If there was any lingering confusion over the fate of Norma Bates, presumed dead at the end of last week’s episode thanks to Norman’s attempted murder-suicide, this week’s finale put any speculation to rest: Norma is dead. Very dead. So dead she’s in a morgue. And Norman? Well, he’s dealing with this about as well as anyone who is obsessed with his mother would be… which is to say, not that well.
The paramedics arrive to take Norman away as he slips in and out of a dream of a happy, young Norma and her loving son. Romero is being questioned by a woman named Detective Chambers (Alison Matthews), who asks if he’s seen “the note.” Romero is confused until he reads the letter Norma wrote, along with the ring she’s left: a coincidental perfect suicide note. But Romero, bless him, is smarter than this. He still knows Norman’s somewhat insane, and knows that Norma would never leave like that.
At the hospital, Norman is trying to process his acceptance of Norma’s death (“grieving is a complicated process” they tell him, but no one’s really met Norman Bates). He’s got no one to call or to take him home, but that’s just fine, because Norman can take care of himself. Romero shows up anyway, and he’s the last person Norman wants to see. He lashes out, blaming him for Norma’s death, telling him he tried to warn him. He then tells Romero he doesn’t want to see him anywhere, and that’s when Romero completely loses it. Norma’s dead, right? So why does it matter so much if Romero stays away? I’m glad Romero realizes Norman’s unhinged, but sadly, that doesn’t help much. The relationship between Norman and Romero is so interesting to me because on one hand, it could be completely creepy and uncomfortable — after all, Norman is just a kid who is unhealthily obsessed with his mother. But Nestor Carbonell and Freddie Highmore are so dangerously good at drawing a line between being two people who love Norma and are fighting for her affection, even in death, that it works. Bates never gets enough credit for its creative direction, and it’s one more reason why this show is so damn good.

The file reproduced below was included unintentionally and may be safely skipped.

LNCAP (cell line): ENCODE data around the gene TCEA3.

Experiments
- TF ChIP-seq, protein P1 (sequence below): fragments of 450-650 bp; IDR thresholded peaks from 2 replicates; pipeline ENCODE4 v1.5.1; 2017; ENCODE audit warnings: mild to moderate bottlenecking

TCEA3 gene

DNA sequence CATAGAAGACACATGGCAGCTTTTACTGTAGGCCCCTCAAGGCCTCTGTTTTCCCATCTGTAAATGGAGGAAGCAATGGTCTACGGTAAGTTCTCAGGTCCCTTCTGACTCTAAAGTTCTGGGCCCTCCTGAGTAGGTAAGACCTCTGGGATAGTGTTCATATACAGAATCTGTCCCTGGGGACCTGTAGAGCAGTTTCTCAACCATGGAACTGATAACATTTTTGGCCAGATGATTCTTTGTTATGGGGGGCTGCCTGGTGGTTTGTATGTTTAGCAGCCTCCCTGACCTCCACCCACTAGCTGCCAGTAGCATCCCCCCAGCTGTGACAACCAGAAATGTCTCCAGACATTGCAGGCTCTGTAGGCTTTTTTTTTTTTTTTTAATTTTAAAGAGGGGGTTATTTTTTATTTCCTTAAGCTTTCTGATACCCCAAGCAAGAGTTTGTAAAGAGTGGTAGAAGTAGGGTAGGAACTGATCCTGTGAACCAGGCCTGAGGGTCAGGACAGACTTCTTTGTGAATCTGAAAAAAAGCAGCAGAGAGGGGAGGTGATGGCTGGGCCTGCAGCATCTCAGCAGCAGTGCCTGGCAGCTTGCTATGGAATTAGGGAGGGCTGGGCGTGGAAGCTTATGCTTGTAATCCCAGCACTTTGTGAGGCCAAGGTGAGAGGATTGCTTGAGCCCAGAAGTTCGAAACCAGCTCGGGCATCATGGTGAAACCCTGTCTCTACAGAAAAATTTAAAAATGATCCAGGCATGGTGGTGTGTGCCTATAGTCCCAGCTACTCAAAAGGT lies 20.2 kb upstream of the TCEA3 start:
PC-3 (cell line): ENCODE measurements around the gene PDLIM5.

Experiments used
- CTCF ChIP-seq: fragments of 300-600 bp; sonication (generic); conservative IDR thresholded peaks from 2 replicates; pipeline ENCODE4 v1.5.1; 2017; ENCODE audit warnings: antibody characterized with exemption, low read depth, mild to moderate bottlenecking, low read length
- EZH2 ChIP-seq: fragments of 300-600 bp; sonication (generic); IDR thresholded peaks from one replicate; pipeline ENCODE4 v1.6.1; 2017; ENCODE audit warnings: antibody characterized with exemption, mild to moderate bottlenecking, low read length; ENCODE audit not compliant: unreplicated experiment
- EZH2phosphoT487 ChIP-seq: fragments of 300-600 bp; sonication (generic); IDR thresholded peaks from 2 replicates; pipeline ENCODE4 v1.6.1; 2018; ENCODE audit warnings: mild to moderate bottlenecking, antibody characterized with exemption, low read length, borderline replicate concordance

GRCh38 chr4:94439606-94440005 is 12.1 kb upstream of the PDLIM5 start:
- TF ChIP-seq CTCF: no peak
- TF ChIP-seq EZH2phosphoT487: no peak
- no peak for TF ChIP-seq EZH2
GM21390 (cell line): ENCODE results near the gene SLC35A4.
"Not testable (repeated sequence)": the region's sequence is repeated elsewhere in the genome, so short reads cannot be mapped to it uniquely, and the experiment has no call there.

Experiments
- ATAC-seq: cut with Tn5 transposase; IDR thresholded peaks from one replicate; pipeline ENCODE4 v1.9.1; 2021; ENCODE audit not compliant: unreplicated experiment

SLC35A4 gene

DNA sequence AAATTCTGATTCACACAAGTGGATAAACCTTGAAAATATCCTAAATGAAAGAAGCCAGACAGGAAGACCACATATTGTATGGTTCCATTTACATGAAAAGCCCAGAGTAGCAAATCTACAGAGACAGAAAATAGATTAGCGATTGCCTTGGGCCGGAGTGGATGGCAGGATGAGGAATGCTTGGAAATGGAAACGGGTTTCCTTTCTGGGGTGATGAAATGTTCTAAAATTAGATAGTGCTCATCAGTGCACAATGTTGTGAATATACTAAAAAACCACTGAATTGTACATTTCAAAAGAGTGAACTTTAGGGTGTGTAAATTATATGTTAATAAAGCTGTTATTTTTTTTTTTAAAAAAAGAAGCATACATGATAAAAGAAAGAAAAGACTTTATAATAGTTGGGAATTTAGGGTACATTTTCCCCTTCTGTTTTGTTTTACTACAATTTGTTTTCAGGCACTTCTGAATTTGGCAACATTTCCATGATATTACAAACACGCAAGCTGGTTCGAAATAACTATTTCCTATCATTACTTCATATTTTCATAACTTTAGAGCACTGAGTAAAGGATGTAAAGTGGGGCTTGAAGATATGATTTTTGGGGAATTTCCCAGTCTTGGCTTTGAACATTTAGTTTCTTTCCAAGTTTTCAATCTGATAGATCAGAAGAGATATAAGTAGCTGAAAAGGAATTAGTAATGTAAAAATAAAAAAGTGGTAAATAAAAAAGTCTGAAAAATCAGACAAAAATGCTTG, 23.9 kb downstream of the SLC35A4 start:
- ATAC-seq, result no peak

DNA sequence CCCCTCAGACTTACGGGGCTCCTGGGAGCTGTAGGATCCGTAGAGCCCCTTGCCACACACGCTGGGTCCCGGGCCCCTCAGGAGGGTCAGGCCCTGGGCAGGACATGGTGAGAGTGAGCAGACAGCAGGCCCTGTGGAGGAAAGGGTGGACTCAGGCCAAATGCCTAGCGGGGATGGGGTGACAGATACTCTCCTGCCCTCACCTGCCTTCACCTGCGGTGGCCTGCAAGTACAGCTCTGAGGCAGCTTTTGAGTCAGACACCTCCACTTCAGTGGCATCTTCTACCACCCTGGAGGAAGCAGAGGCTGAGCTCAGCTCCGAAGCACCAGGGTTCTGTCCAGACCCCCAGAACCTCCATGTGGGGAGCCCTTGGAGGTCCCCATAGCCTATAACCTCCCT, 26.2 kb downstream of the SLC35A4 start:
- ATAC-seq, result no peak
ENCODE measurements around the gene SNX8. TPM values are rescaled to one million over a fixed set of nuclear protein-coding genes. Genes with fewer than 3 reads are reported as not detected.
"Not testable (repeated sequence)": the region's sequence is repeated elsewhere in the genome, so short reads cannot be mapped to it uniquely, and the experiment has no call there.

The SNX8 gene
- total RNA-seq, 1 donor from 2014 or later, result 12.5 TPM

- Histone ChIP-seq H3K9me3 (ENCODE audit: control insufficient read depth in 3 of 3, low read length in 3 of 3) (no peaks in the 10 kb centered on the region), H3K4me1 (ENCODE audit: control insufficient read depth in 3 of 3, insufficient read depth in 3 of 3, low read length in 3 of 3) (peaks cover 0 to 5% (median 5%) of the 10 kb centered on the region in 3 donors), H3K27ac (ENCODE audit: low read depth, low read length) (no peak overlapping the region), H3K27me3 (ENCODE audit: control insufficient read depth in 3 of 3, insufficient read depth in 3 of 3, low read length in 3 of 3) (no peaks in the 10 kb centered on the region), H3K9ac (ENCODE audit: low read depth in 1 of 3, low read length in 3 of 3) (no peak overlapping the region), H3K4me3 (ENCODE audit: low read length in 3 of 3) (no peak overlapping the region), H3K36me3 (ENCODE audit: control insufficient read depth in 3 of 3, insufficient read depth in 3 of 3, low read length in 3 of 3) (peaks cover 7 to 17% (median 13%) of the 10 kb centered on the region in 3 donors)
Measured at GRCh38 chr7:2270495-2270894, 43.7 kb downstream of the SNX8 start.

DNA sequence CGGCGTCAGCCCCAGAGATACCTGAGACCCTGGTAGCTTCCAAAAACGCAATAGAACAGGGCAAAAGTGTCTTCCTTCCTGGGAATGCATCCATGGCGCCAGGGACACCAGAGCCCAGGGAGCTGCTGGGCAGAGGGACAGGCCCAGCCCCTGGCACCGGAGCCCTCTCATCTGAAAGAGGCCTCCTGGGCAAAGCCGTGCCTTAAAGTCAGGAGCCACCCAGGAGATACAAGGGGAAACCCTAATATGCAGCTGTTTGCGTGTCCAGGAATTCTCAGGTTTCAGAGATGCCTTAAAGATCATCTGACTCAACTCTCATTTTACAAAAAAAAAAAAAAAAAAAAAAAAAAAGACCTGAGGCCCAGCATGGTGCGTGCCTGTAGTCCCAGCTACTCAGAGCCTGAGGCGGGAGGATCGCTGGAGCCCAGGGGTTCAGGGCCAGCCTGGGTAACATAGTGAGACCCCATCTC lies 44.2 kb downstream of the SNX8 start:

Norman comes home and calls out for his mother… who isn’t there. He eats by himself (a plate set for Norma, obviously) and goes to her room and sleeps alone, pretending that she’s there. When he wakes up, he throws all his meds away before being interrupted by a phone call from Mr. Willcock (Jay Brazeau). The funeral home director wants to speak to Romero about arrangements, but no, Norman will take care of it. (He plays it off as his mom is just out, but changes his tune once he realizes who is on the phone.) Romero, meanwhile, goes to the morgue. They’re reluctant to let him see his wife, but eventually Romero gets his way, and gets one last moment with her where he kisses her and puts the wedding ring back on her finger. It’s so unbelievably sad because you know Romero loves this woman, and that he did everything in his power to save her… and it still wasn’t ever going to be enough.
While Norman is taking his rage out on a piece of property (“I just dropped it”), Detective Chambers arrives, wanting to talk. Norman tells his version of the story, how Norma was upset the night that she went to bed, and then starts talking about Romero. He talks about Norma protectively and bad mouths his step-father, using everything from their short marriage to his drug trade past to prove that he only married Norma so he could have her to herself and get Norman locked up. “I love my mother more than anything else in the world but she did not have stellar taste in men,” he declares. Clearly, this isn’t taken seriously because Norman is picking out Norma’s funeral dress and is in distress, because hey, the kid just lost his mom.
At the funeral home, Norman meets with Willcock and his son. (Norman knows what embalming is, so anyone that says taxidermy doesn’t come in handy can use this as proof.) He asks to see her and is allowed, on the promise he won’t get upset. We all know where this is going, right? Protective, creepy Norman touches his mother tenderly and then takes Romero’s ring off, though I have a hard time believing no one actually saw him do it. Norman’s smooth, but he’s not that smooth.
NEXT: I imagine death so much it feels just like a memory